I was originally
enacted in 1965 as the cornerstone of President Lyndon
Johnson's "War on Poverty." As stated in Section 201 of the Elementary
and Secondary Education Act (ESEA) signed by Johnson on April
9, 1965, "In recognition of the special educational needs of low-income
families and the impact that concentrations of low-income families have
on the ability of local educational agencies to support adequate educational
programs, the Congress hereby declares it to be the policy of the United
States to provide financial assistance."
Child Left Behind Act, signed into law by President George W.
Bush on January 8, 2002, considerably restructured many parts of the
Elementary and Secondary Education Act (ESEA), including Title I, from
its last reauthorization in 1994, to support a high degree of accountability
desired by President Bush.
The emphasis on
this legislation is that states must adopt high academic content standards
in mathematics and reading/language arts, with science to be added in
all states developed content standards in at least reading and math
by 1997, specifying what all students are expected to know and be able
to do, the goal is to leave no child behind by strengthening those standards.
standards are to be applied to all schools, but sanctions will only
be applied to Title I schools and districts which fail to meet the standards.
To assess the meeting of those standards, the Act requires annual testing
for grades 3-8 starting in 2005-06, in math and reading, and by 2007-08,
science as well. States must define adequate
yearly progress (AYP) in a way that applies to all students,
and will be measured primarily by the required state assessments. Benchmarks
for ensuring the rigor of state standards and assessments will be provided
by states' biennial participation in the National Assessment of Educational
Progress (NAEP). Title I's focus is on helping disadvantaged students
meet the same high standards expected of all children.
accountability, the Act redesigned the ESEA programs to emphasize three
other pillars of reform: utilize practices that have been shown to work
through scientific research, give states and districts additional local
control and flexibility, and give parents expanded options, i.e. school
choice or supplemental services.
main goal of the No Child Left Behind Act is for every student to meet
state academic achievement standards, the Act also has established these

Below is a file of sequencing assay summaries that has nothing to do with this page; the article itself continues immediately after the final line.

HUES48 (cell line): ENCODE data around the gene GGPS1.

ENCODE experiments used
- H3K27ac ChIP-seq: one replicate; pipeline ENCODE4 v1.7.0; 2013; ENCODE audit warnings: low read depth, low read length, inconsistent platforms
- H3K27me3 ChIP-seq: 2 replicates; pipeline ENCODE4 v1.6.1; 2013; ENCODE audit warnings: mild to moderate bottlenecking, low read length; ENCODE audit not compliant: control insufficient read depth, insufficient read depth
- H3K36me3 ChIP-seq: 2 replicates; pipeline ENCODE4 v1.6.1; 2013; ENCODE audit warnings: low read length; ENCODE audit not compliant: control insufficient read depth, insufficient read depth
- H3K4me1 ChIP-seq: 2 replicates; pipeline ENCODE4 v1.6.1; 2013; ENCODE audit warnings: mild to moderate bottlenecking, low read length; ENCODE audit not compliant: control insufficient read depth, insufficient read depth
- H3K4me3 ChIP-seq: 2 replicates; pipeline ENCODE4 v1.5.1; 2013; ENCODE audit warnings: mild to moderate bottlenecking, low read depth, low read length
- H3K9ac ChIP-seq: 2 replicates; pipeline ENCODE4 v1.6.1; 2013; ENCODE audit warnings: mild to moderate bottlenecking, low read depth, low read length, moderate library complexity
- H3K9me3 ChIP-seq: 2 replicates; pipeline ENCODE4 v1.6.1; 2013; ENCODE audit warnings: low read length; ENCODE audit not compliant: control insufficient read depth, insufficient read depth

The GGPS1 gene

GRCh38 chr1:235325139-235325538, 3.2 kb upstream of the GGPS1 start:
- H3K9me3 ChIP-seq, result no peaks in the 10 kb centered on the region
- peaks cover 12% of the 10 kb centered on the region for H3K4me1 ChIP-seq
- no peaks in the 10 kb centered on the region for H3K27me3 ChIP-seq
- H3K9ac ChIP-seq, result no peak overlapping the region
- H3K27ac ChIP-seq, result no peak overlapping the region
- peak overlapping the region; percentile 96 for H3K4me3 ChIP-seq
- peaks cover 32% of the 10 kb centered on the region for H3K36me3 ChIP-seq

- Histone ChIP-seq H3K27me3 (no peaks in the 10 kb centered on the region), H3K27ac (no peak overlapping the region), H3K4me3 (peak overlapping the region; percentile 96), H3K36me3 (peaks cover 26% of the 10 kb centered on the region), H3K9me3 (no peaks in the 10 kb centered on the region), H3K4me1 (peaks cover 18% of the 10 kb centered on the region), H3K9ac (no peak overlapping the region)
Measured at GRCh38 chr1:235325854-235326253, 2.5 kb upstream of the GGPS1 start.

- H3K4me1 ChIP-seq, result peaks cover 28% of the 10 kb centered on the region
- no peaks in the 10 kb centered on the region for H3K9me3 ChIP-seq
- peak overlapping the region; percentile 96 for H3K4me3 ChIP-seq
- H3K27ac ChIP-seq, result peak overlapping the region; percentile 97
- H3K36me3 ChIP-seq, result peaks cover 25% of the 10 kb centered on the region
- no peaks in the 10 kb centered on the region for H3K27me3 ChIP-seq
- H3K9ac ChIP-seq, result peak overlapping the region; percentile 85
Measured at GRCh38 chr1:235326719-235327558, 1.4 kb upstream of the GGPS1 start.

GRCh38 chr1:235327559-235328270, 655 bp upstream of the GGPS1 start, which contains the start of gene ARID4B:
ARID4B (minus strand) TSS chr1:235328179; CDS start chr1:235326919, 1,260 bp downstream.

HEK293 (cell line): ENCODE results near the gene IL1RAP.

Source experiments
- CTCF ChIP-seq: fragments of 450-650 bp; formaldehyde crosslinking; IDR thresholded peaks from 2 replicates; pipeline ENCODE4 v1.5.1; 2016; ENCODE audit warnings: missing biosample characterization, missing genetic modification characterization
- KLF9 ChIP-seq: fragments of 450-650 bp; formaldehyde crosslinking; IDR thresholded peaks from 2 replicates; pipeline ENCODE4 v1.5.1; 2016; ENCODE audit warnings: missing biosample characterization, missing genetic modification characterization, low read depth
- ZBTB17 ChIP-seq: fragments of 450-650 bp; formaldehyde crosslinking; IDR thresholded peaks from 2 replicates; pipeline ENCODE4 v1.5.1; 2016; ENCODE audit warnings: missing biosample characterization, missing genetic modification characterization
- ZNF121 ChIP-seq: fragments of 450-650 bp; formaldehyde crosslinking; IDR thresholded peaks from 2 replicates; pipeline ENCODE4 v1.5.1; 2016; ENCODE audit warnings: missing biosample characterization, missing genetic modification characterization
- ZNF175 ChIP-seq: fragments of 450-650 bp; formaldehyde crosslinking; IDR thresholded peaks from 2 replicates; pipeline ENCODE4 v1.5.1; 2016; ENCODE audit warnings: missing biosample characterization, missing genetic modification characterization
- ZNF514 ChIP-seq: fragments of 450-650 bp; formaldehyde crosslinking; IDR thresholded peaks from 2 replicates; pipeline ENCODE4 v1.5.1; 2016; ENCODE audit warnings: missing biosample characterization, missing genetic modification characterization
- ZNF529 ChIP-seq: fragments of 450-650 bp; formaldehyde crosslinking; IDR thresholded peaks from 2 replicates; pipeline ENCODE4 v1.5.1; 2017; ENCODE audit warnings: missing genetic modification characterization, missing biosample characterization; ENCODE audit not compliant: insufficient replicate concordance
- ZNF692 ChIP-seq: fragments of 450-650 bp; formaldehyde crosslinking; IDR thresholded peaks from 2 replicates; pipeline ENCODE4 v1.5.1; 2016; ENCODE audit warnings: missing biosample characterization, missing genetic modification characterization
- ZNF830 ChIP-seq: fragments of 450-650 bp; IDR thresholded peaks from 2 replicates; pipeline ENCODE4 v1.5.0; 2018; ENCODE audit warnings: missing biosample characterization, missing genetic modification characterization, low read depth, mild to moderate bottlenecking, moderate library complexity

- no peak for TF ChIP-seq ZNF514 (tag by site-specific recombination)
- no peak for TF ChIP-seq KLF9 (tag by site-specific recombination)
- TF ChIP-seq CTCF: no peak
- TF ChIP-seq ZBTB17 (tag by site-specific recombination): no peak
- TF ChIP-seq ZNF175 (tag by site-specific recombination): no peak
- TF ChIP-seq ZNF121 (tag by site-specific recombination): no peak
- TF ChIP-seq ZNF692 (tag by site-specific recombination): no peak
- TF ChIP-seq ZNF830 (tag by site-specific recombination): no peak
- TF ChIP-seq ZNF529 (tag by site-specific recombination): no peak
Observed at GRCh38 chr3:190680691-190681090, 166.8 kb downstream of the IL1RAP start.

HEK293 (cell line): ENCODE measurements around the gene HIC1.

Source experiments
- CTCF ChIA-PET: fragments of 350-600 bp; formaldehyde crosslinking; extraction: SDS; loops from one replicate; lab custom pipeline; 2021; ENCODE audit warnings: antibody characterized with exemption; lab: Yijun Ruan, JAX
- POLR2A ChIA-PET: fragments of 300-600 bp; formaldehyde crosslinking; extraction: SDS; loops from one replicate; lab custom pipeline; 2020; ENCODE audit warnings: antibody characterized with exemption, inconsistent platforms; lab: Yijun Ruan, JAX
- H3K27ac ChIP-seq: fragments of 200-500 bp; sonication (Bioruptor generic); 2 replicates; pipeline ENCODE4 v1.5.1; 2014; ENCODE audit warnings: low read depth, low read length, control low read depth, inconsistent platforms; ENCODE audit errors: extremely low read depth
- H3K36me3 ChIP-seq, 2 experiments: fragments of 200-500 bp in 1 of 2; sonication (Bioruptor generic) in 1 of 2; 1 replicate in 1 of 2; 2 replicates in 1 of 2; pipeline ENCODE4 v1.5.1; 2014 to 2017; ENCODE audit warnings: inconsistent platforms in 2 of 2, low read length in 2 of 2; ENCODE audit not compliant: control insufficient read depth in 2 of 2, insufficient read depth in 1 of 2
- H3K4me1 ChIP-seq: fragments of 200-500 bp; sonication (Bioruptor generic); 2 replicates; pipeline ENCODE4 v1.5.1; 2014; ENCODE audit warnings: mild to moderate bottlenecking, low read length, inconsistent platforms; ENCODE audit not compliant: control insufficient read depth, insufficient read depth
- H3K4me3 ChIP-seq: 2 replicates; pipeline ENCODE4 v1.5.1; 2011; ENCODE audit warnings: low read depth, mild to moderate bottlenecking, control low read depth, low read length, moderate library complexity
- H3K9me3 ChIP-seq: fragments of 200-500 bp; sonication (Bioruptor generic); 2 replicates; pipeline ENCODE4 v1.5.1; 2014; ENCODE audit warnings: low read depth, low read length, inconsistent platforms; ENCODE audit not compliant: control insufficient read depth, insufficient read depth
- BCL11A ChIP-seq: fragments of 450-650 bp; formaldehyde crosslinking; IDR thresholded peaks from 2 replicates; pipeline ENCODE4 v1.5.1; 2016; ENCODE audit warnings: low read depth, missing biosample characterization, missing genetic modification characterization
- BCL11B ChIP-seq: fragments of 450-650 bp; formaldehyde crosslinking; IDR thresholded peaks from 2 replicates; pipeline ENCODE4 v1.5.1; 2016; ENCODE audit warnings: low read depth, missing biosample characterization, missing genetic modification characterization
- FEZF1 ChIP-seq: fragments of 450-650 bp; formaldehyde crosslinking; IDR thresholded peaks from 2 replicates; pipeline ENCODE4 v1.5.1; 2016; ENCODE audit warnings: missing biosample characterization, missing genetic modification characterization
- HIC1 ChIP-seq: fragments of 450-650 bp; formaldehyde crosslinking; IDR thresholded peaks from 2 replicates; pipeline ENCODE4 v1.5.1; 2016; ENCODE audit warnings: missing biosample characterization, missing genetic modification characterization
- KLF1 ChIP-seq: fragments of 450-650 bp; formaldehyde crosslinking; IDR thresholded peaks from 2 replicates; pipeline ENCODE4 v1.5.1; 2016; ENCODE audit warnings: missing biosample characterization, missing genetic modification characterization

five core performance goals:
* All students will reach high standards, at a minimum attaining proficiency
or better in reading/language arts and mathematics by 2013-14.
All limited Limited English Proficient students will become proficient
in English and reach high academic standards, at a minimum attaining
proficiency or better in reading/language arts and mathematics.
By 2005-06, all students will be taught by highly qualified teachers.
All students will be educated in learning environments that are safe,
drug free, and conducive to learning.
All students will graduate from high school.
These goals are
repeated throughout the Act, exemplifying that many of these goals are
not just specific to Title I, but also to Title II, III, IV and V.
to measure whether students are meeting the performance standards, states
must institute a system which includes high quality assessments that
have been aligned with state content standards. Title I, as a result,
will use the same assessments that are used in the state for all children.
For Massachusetts, that is the Massachusetts Comprehensive Assessment
Under the reauthorized
ESEA, states may suspend administration, but not the development of
the annual tests for grades 3-8 for one year for each year that federal
appropriations for assessment development falls below set levels ($370
million for fiscal 2002, rising by $10 million each year until 2005,
when the trigger reaches $400 million for assessment development).
state accountability requirements were established with the latest
reauthorization, defining adequate yearly progress
within subgroups (economically disadvantaged, disabled, LEP students,
and students from major racial and ethnic groups) so that it results
in continuous improvement. Each state must create a timeline that plans
to get ALL students to the "proficient"
level within 12 years. Within the timeline, annual measurable objectives
must be set separately for each subject, and the first increase must
occur within two years. Subsequent increases must take place every
that do not meet such increases after failing to make AYP for two consecutive
years are designated as "needing improvement." After being
designated, the school must:
an improvement plan within the first three months of being designated
and receive technical assistance
dedicate ten percent of Title I funding to professional development
notify parents of school improvement status
make public school choice available within the district to low-performing
students, with the district paying for transportation.
the school fails to meet AYP for a third consecutive year, the school
is required to:
and provide supplemental educational services to low-performing students,
including private tutoring.
By the fourth
consecutive year of failing to reach AYP, the school must be identified
for corrective action, along with continuing to do the remedial actions
required of all schools "needing improvement." Additional
actions would include:
replace relevant school staff and appoint an outside expert
create new curriculum for all core content areas, and extend
the school day or year